[Guess the country. Wrong.]
Some time ago, I hinted that maybe some combination of fuzzy logic and wavelet-like mathematics might deliver tools for qualitative risk management calculations.
Now is the time to delve a little into the subject. If possible, somewhat methodologically.
But hey, you know me; that will not work too perfectly as perfection is boring. I’ll just take it away with a discussion on scales, and thrown in a handful of Ramsey-Lewis work:
There’s the nominal scale. Where one can only sum up the categories or bins one would want to place one’s observations in. presumably, we’d have observations of just one quality (‘aspect’) of the population of observed items [either ‘real’, if there is such a thing, or abstract..! Oh how many problems we face here already] One cannot establish (in)equality between categories, nor add or substract, nor ‘size-‘compare.
There’s the ordinal scale, too. Here, we have some form of ranking of categories, they can be ordered. Categories are either dichotomous (an observation put into one category excludes the observation be also put into another), or non-dichotomous (category membership is non-exclusive. ‘Completely agree’ supposes ‘mostly agree’). At least we can compare, by order, between ‘larger’ and ‘smaller’ or by precedence, but not much more; no calculation.
On to the interval scale. Which has degrees of difference, like (common) temperature and dates. With their arbitrary zero we can’t talk sensibly about ratios. 10°C is not twice as warm as 5°C … But we can add and substract, just not multiply and divide.
This, by the way, is the ‘first’ scale considered to be quantitative, the above are qualitative..!
Next is the ratio scale, that has all of the above and a definitive zero, hence full calculation can be done.
Trick question for you: Where would the binary scale go …?
Just to mention Cohen’s kappa for qualitative score agreement among raters; it may or should come back later. And to mention all sorts of ‘Big’ Data analysis conclusions, with all the monstrosities of mathematical errors in that squared with lack of understanding of the above (in particular, the degradation of information in the direction from ratio to nominal, impossibly the other way around without adding relatively arbitrary information..!)
Now then, fuzzy logic. It takes an interval scale or ‘better’, and stacks a probability function to arrive at quantitative non-ditochomy. Next, work through cause-effect trees [hey, that’s a new element – I’ll come to it shortly] where some cause both happens with some probability and doesn’t happen with another probability at the same time, which propagates through OR and AND-gates to create effects with weird probabilities / weird aspects of probability, and on through the chain / feedback loops and all. If we can assign probabilities to less than interval scales, we would … oh, we do that already, in fault trees, etc.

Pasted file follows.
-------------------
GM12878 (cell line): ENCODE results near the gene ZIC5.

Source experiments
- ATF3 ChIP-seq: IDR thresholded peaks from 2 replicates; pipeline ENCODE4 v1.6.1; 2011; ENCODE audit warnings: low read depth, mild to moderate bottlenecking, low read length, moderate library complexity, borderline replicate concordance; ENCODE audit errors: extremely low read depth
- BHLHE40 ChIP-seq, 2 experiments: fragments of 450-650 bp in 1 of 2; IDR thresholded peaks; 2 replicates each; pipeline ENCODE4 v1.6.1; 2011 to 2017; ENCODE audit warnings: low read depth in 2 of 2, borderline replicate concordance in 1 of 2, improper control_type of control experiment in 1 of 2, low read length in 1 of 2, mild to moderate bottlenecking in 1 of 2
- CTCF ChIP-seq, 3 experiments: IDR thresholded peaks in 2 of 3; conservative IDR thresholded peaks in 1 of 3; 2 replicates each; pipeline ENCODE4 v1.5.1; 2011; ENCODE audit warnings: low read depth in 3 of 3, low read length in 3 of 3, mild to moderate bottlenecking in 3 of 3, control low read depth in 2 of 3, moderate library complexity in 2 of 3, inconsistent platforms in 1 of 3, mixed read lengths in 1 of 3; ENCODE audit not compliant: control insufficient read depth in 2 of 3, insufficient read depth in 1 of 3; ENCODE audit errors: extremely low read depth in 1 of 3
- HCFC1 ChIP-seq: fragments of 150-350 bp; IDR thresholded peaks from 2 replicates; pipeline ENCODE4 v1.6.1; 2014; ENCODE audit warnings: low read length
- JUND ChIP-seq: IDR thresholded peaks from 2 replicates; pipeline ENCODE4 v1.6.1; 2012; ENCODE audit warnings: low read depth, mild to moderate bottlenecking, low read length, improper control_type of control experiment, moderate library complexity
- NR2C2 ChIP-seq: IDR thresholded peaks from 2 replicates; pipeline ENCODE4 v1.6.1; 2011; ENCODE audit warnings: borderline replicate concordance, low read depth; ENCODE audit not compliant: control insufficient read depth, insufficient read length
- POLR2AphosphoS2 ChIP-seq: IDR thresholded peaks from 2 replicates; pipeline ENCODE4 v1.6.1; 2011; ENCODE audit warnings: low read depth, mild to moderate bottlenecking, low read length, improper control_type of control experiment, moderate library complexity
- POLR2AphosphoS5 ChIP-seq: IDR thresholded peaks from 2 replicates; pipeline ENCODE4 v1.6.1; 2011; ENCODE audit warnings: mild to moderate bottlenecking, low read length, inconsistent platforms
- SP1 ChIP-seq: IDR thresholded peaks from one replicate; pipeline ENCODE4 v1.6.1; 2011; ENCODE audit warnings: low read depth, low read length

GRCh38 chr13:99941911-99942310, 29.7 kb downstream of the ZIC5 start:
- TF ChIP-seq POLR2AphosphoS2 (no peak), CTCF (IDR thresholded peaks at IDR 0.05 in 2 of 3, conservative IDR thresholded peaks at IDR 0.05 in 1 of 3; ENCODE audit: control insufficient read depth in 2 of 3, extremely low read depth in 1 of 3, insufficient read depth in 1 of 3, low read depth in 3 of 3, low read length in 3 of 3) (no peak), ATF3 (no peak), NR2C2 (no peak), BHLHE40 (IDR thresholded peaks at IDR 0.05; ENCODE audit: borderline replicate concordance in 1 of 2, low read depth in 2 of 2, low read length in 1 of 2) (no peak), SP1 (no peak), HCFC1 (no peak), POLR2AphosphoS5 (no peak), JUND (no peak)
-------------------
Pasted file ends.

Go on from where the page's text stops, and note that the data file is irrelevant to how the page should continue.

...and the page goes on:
Except that we don’t. We do not, I repeat do not, build real fault trees in general business riks management. We do the fresh into kindergarten version of it only! NO you don’t. And also, you don’t assign proper probabilities. You screw them up; apologies for the words.
So, we need combinations. We need the flexibility to work with qualitative scales when (not if) we can do no better, and with quantitative scales wherever we can. Being careful about the boundaries ..! Maybe that is (the) key.
[Interlude: wavelets, we of course use on ratio scales, as a proxy for fuzzy logic in continuous mathematics (?)]
Why would this be so difficult ..? Because we have so limited data ..? That’s solvable, by using small internal-crowd sourced measurements; using Cohen’s kappa (et al.) as mentioned.
Because we have no fault trees? Yes, indeed, that is your fault – trees are essential to analyse the situations anyway. Acknowledging the difficulties to get to any form of completeness, including the feedback loops and numerous time-shifts (Fourier would have ahead-of-time feedbacks …! through negative frequencies…). Not acknowledging consistency difficulties; one could even state that any worthwhile fault tree i.e., any one that includes sufficient complexity to resemble reality in a modeling way (i.e., leaving out unnecessary detail (only!)), will have inconsistencies included or it’s not truly representative… ☺
Hm, I start to run in circles. But:
• Haven’t seen fault trees in risk management, lately. We need them;
• Let’s apply ‘fuzzy logic’ calculations to fault trees. We can;
• When we use less-than ratio scales, let’s be clear about the consequences. Let’s never overrepresent the ‘mathematical rigour’ (quod non) of our work, as we will be dragged to account for the errors that causes, with certainty.